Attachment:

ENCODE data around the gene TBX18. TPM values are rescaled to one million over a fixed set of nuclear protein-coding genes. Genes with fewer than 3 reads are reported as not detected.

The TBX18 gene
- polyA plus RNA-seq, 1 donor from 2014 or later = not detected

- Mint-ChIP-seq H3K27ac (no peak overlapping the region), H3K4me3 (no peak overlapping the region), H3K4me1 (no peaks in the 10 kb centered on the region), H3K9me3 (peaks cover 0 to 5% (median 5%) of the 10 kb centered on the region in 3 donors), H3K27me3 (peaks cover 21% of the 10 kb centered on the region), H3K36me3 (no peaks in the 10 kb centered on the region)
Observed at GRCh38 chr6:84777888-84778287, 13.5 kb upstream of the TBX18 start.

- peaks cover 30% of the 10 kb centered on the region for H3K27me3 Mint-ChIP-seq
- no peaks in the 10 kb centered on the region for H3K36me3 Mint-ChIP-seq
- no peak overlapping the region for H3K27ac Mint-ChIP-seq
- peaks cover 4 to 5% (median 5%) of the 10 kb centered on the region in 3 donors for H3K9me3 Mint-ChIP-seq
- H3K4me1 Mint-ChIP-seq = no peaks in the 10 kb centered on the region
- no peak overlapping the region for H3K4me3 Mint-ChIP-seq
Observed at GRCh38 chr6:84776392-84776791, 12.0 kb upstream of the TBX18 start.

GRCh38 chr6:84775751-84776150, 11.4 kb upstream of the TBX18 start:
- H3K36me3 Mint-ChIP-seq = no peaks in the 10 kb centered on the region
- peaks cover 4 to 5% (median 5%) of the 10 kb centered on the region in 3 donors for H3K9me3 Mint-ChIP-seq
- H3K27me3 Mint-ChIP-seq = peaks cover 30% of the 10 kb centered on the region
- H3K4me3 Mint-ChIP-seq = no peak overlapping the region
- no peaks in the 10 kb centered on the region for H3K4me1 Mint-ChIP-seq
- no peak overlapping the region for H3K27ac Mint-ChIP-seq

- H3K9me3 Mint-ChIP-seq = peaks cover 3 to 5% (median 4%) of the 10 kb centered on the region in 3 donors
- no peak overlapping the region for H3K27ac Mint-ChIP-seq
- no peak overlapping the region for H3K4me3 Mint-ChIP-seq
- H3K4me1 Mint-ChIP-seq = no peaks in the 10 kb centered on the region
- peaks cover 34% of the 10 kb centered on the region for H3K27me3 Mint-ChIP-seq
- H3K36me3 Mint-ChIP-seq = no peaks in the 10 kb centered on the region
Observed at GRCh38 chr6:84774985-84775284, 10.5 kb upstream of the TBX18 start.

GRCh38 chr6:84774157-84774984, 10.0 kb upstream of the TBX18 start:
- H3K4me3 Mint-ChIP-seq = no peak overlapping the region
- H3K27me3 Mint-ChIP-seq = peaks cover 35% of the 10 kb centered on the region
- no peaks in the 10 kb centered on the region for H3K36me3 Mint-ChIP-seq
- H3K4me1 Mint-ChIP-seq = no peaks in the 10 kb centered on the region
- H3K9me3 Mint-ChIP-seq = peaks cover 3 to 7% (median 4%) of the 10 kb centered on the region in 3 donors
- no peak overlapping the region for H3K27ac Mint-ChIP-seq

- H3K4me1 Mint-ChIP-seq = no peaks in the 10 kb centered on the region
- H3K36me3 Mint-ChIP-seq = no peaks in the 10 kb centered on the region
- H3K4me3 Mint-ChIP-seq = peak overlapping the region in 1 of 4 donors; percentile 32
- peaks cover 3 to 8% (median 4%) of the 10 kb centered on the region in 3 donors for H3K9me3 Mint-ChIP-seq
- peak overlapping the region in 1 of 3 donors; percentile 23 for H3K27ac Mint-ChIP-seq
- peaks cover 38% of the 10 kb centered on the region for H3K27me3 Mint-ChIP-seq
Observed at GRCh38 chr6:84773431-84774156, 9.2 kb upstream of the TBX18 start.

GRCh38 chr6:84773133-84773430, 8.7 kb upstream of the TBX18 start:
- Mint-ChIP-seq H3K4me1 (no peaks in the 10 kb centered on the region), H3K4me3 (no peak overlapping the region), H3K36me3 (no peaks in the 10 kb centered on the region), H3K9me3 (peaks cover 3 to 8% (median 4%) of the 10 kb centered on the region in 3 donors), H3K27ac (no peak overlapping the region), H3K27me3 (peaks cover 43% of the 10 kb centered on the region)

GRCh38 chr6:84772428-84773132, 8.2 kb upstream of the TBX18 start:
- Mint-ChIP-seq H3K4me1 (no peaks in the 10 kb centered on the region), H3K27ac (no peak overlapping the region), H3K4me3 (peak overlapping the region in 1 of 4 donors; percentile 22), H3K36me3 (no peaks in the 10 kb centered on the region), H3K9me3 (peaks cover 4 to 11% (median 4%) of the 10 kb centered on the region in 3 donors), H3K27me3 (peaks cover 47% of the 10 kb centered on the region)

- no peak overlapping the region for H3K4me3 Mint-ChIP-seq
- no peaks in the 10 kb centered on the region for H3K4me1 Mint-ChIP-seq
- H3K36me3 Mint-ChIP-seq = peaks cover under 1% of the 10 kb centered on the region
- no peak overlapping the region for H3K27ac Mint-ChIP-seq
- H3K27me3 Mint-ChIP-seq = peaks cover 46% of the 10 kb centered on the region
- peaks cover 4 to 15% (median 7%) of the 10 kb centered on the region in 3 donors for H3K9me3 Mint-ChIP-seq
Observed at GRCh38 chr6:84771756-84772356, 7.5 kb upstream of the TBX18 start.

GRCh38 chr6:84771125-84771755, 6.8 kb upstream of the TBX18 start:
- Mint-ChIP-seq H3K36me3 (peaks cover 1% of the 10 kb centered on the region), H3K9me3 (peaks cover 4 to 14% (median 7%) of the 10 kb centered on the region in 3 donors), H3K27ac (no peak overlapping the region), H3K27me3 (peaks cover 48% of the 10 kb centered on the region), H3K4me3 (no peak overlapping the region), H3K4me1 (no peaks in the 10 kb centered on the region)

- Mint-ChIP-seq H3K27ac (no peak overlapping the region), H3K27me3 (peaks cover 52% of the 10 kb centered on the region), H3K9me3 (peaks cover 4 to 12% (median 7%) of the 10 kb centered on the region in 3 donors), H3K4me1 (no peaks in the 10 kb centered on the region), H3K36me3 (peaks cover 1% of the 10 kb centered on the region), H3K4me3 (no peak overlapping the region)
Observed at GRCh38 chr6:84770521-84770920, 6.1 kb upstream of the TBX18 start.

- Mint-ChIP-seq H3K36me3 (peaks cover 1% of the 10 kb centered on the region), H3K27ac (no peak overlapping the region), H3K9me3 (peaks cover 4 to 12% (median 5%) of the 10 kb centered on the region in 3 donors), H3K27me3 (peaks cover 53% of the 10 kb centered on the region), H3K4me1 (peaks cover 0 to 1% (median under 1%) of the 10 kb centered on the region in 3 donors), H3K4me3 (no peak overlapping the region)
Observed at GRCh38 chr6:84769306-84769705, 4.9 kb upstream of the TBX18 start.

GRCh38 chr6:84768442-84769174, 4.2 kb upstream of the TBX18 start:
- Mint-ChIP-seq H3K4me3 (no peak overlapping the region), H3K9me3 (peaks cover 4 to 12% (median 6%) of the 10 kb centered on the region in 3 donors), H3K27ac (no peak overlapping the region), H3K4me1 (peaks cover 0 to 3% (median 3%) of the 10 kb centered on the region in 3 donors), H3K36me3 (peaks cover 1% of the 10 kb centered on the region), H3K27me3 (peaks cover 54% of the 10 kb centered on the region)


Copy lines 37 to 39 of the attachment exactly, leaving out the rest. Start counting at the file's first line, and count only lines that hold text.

- peaks cover 3 to 8% (median 4%) of the 10 kb centered on the region in 3 donors for H3K9me3 Mint-ChIP-seq
- peak overlapping the region in 1 of 3 donors; percentile 23 for H3K27ac Mint-ChIP-seq
- peaks cover 38% of the 10 kb centered on the region for H3K27me3 Mint-ChIP-seq